When I was asked to give an evening lecture last year at Williams Baptist University, I was told that I would spend the night at the Hotel Rhea in downtown Walnut Ridge. I didn't know what to expect, but I can tell you that it was delightful. I could hear freight trains passing through town, but I liked that. It was a short walk to breakfast the next morning at Moni's Grill, where I was greeted by the city's mayor, Charles Snapp.
During the past year, I've devoted several columns to communities in the Arkansas Delta that are revitalizing their downtowns and trying to buck the trend of population loss in the region. Walnut Ridge belongs on that list. With the Hotel Rhea at Walnut Ridge, the Lesmeister Guesthouse at Pocahontas and the Inn at Piggott, there are three towns in northeast Arkansas with old downtown properties that have been transformed into first-class overnight accommodations.
The first Rhea was constructed from 1904-08. Once it was finished, it was considered to be among the finest hotels in the state. There was steam heat, running water, and a bath in every room. The Rhea took up most of the 100 block of West Main Street before a fire on Nov. 16, 1914, destroyed part of the building. The portion left standing was renovated in 1915-16 and became the home of Cooper Drugs. A dentist and doctor had their offices upstairs. Those rooms later were used for apartments. The Snapp family bought the building in 2012 and created three suites upstairs and one suite downstairs. A separate area downstairs can be rented for private functions.
Unlike most Delta towns its size, Walnut Ridge isn't bleeding population. The decrease in population from the 2000 to the 2010 census--4,925 to 4,890--was a small one. The most recent population estimate for the city was 5,062.
Sales tax collections jumped considerably last year with the opening of additional businesses. Snapp told Talk Business & Politics: "It's a larger variety of shopping opportunities. If our residents can buy what they need here, they don't have to go to Jonesboro or Pocahontas or another town. We're keeping our people here. Our sales have gone up and up. We plan for that to continue."
The city's annual Beatles at the Ridge festival in September had a record turnout, attracting almost 15,000 people. More than 100 vendors were in town for the two-day event, and there were two stages with live music. It was the eighth time for the festival to be held. The festival celebrates the fact that Walnut Ridge was the only Arkansas city visited by the Beatles.
Late on the evening of Sept. 18, 1964, Walnut Ridge businessman Jack Allison saw a large plane headed toward the city's airport. He asked three teenage boys to go see who was on the plane. When the door opened, the members of the band stepped out. They had left a concert at Dallas and were on their way for some rest and relaxation at a dude ranch near Alton, Mo. Their plane was too big to land at most airports in the area, but Walnut Ridge's airport had long runways since it had been the Walnut Ridge Army Flying School during World War II.
A smaller plane was at the airport to take the band to Missouri. Word spread about the stop, and dozens of teenagers were there to watch the Beatles depart on the morning of Sunday, Sept. 20. A small downtown park with a Beatles statue was created to commemorate the short visit. There's also a nearby guitar-shaped plaza that honors musicians who once traveled up and down U.S. 67 to play at clubs in the area. In 2009, the Legislature designated a 111-mile stretch of the highway through Jackson, Lawrence, Randolph and Clay counties as Rock 'n' Roll Highway 67.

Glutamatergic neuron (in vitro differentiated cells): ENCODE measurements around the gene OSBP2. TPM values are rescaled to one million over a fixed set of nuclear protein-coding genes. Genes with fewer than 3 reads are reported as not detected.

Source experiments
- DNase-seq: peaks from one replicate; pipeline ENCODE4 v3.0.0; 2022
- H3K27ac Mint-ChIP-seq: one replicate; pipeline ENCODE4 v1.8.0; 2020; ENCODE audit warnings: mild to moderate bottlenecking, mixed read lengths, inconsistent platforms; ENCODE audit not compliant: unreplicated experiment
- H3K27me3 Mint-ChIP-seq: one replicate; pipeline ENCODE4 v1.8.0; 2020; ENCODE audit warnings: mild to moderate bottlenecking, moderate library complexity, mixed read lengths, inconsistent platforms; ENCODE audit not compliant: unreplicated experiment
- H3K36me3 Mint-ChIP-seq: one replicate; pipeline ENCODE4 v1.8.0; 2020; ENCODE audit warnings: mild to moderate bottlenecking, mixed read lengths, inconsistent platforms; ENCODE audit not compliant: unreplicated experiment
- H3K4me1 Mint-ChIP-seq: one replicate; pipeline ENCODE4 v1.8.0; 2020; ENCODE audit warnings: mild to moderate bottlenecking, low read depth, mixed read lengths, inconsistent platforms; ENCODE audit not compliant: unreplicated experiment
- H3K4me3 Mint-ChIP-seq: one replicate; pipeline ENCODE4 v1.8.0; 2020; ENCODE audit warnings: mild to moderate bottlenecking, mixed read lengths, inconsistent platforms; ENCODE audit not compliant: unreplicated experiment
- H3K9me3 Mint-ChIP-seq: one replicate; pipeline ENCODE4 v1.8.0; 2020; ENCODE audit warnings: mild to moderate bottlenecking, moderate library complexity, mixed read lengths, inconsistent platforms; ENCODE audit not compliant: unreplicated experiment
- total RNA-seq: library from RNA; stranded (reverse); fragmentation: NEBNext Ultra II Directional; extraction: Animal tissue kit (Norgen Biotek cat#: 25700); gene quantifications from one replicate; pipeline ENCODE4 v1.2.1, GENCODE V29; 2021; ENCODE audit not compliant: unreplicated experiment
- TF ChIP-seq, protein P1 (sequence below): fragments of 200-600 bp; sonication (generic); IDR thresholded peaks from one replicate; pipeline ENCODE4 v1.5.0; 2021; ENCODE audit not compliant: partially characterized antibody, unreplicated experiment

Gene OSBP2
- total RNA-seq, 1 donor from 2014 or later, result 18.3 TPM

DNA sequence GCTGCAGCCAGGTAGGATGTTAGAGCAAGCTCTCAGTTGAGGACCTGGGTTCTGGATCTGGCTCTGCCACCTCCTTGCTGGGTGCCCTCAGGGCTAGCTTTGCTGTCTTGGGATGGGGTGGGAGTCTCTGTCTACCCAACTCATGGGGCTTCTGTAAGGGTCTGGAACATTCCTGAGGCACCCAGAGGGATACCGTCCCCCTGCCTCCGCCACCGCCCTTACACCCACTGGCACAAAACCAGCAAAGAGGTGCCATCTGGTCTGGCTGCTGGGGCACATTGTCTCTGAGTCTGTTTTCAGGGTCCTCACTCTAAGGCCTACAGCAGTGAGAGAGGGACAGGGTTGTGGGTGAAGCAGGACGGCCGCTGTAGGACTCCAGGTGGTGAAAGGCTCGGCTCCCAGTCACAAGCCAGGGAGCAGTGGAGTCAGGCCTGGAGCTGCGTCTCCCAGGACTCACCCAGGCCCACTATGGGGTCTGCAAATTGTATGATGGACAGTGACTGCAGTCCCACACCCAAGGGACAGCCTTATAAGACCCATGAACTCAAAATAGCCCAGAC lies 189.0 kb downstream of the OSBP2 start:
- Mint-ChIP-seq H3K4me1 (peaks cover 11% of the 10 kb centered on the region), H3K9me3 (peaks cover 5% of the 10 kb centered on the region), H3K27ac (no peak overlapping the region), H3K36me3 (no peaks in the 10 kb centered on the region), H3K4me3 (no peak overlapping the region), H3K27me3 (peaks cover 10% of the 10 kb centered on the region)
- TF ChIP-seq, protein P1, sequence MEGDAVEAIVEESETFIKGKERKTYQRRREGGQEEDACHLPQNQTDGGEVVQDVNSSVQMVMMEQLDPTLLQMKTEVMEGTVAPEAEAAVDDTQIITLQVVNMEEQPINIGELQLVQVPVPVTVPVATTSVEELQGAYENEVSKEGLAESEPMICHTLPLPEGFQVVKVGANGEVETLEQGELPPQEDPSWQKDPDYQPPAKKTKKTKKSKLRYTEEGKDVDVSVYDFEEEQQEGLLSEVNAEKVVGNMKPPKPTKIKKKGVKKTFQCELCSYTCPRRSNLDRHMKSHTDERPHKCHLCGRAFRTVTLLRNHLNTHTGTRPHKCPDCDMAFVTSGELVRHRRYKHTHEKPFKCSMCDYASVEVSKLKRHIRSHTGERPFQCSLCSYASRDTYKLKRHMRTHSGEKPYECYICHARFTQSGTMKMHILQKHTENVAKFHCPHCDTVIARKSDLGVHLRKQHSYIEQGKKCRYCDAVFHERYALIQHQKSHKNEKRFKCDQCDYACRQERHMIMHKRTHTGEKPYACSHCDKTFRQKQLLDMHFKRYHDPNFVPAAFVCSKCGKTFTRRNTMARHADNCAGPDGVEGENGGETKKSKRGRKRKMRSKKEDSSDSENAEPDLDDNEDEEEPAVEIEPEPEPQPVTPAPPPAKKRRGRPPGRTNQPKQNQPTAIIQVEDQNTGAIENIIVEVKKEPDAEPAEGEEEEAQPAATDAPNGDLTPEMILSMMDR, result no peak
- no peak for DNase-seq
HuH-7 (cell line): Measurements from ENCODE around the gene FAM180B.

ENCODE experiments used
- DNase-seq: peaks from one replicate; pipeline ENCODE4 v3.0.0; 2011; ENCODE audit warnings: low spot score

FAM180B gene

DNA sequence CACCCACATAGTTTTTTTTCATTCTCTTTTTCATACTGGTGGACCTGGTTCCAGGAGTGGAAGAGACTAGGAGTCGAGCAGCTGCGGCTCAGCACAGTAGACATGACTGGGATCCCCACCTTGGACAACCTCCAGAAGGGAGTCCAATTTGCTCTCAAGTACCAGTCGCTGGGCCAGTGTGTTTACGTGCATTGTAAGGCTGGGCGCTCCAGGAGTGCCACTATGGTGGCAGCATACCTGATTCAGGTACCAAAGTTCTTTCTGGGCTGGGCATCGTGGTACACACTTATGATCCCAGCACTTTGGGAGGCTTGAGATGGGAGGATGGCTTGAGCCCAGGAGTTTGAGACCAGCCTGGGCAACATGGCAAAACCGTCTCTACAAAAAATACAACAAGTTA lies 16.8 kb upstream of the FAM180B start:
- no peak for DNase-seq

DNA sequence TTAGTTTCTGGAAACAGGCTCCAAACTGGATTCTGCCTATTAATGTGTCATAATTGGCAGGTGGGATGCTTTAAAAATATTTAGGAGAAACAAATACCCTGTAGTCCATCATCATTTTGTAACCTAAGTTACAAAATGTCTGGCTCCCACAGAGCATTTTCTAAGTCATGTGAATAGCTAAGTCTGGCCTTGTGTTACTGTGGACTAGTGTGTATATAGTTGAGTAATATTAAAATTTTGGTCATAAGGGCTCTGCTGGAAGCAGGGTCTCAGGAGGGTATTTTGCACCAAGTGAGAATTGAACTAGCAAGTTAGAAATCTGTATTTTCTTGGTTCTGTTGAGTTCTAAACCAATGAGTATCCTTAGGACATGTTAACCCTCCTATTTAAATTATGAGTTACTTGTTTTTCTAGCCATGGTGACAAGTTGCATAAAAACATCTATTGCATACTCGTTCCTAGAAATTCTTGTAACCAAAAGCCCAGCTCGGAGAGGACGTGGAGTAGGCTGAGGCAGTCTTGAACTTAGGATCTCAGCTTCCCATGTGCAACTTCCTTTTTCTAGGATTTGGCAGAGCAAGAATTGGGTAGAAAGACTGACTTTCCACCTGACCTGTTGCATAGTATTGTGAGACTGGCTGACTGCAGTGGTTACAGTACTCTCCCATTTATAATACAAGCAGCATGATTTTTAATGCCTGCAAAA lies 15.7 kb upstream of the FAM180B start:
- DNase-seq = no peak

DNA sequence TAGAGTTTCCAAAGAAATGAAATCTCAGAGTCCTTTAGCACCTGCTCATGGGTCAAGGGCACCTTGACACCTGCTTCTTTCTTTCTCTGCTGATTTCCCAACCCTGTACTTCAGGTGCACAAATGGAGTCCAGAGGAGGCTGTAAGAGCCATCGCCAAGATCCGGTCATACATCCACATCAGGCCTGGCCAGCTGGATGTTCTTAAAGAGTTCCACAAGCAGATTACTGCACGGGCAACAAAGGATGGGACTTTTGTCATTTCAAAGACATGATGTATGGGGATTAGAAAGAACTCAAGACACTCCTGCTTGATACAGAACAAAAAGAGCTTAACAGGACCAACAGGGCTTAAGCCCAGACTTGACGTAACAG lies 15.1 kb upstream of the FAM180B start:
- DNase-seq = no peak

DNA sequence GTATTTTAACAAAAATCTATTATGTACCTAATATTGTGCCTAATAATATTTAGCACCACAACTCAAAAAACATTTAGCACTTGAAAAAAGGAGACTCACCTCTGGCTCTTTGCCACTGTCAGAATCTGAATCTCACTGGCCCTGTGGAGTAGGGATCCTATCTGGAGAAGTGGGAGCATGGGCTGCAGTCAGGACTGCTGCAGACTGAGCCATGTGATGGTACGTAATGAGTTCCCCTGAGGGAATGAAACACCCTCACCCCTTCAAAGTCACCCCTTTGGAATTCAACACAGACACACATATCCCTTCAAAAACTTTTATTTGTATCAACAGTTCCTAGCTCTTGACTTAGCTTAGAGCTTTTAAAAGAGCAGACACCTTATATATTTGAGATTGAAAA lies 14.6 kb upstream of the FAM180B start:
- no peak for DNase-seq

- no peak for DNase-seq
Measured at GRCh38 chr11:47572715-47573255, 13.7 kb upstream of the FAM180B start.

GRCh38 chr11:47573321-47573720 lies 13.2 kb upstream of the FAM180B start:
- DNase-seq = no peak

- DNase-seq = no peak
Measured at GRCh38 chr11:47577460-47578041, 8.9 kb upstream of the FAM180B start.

"The term rockabilly--a portmanteau of rock 'n' roll and hillbilly--is defined as a mixture of blues, country and western, and rhythm and blues music that saw its biggest popularity beginning in the post-World War II era and lasting until around the time of the so-called British Invasion of the early 1960s," Keith Merckx writes for the Encyclopedia of Arkansas History & Culture. "Original rockabilly artists included Elvis Presley, Roy Orbison and Jerry Lee Lewis along with Arkansans Johnny Cash, Conway Twitty, Sonny Burgess and Billy Lee Riley. These same musicians are cited as influences by later musical legends ranging from the Beatles to Bob Dylan who credit rockabilly as an inspiration for their own distinctive styles of music.
"Establishments on U.S. 67 that hosted these acts included Bob King's King of Clubs in Swifton, the Silver Moon Club in Newport and the rooftop of the Skylark Drive-In Theater in Pocahontas. ... The idea to honor the road originated in 2005 with noted Pocahontas musician Gary Gazaway (who has performed and recorded with the likes of Stevie Ray Vaughan, Steve Winwood, Joe Cocker and Phish). As a lifelong resident of the area, Gazaway had long recognized the significance of the highway as a musical artery."
Gazaway wanted the road called the Rockabilly Highway. A committee was formed, and some members feared the term rockabilly would hearken back to the stereotype of Arkansas hillbillies. The committee voted 8-5 in favor of using Rock 'n' Roll Highway 67. Gazaway was among those in the minority.
"The hillbilly culture is what made the music," he said. "To call it anything else is to go against the historical aspect of it."
Regardless of what it's called, Walnut Ridge has done more than any other town along the route to capitalize on the designation.
Senior Editor Rex Nelson's column appears regularly in the Arkansas Democrat-Gazette. He's also the author of the Southern Fried blog at rexnelsonsouthernfried.com.
Editorial on 01/05/2019
Print Headline: REX NELSON: Rockin' in Walnut Ridge